Wild entertainment from the treestand
Although rifle season has opened here in the Southern Tier, friends often ask me if I get bored waiting in a treestand during archery season. I always reply with an emphatic “no.” Admittedly, while standing in a tree doesn’t give me much to do, blending with the surroundings provides me with so much more to see. From my vantage position high in a hemlock tree, camouflaged head to toe, I can remain relatively motionless and this gives me privy to the actions of some pretty neat critters.
Because my stands are set up in thick cover it’s relatively common for me to hear and see grouse walking on the ground. As outdoor enthusiasts know it’s also fairly common to flush a grouse while walking through the woods, but it’s far less common to have one come walking past you totally unaware of your presence, and I never get tired of watching them.
A few weeks ago while on watch I saw something I've never seen before. Out of the early-morning fog a fisher came walking past my stand. This is the first time in my life I saw one in the wild and it was a treat. Although fishers are more common in the northern, eastern and southeastern part of the state, they are returning to the Southern Tier. As a result of my encounter I checked my books on common New York wildlife and discovered fishers eat a wide variety of small to medium sized mammals and birds, and a variety of hard and soft mast such as beechnuts, acorns, apples and berries. In fact, the one I watched stopped at the base of the apple tree I was perched over and quickly devoured two fairly large apples before moving on. I later discovered fishers are the only known North American mammal that kills and consumes porcupines. They are so good at it they will consume the entire animal, leaving nothing but a quilled hide and a few of the larger bones.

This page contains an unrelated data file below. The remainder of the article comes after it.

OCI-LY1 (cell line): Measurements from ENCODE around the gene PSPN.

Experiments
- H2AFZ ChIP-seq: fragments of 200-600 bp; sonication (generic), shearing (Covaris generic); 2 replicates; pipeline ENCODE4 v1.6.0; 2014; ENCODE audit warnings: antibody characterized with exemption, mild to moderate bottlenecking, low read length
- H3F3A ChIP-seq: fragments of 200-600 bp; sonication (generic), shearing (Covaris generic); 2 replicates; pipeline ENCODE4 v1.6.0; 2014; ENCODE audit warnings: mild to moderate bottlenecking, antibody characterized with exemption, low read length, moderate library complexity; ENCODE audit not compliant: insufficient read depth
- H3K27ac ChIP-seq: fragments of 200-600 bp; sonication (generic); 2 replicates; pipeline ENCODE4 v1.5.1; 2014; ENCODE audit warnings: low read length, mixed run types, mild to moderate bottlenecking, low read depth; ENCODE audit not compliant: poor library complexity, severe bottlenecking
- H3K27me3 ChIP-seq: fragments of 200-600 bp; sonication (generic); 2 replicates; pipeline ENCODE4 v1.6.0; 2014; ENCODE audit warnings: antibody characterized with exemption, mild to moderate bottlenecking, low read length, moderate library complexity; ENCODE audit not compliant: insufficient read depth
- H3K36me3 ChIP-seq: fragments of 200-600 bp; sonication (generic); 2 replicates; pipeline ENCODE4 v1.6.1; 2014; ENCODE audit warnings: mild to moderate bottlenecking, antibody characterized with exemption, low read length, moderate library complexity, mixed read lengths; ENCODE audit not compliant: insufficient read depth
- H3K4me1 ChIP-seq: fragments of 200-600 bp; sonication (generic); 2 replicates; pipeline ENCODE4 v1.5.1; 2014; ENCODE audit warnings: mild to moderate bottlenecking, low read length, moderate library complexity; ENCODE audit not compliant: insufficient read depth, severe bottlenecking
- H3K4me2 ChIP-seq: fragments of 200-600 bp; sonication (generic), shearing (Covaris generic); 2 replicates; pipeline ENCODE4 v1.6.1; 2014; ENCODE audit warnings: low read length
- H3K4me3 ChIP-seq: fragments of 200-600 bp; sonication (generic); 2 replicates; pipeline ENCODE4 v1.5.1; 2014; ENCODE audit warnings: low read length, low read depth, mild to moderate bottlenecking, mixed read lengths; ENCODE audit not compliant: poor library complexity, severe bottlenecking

The fisher moved on and so did the time. Still no deer but I remained entertained. A blue jay fluttered to a landing high in a maple tree in front of me and in his beak he had what I thought was a ribbon of some sort. The bird laid the “ribbon” over a branch and began pecking at it until it fell to the ground. As the object fell it suddenly occurred to me it wasn’t a ribbon at all. The jay had a small snake and was attempting to eat it. When the snake hit the ground the jay flew away and I couldn’t help wondering what kind of snake it was and where on Earth the bird found it. The morning was cool and at first I thought the bird discovered the snake sunning itself to get warm. Things just didn’t add up because the sun hardly cleared the horizon so I doubt the small snake was basking in its warmth. A few seconds later the jay returned and once again picked up the snake, only to fly off to parts unknown. I’ll never know if the jay actually ate part of the snake or if it was just playing with it. In any event it was an entertaining morning in the woods.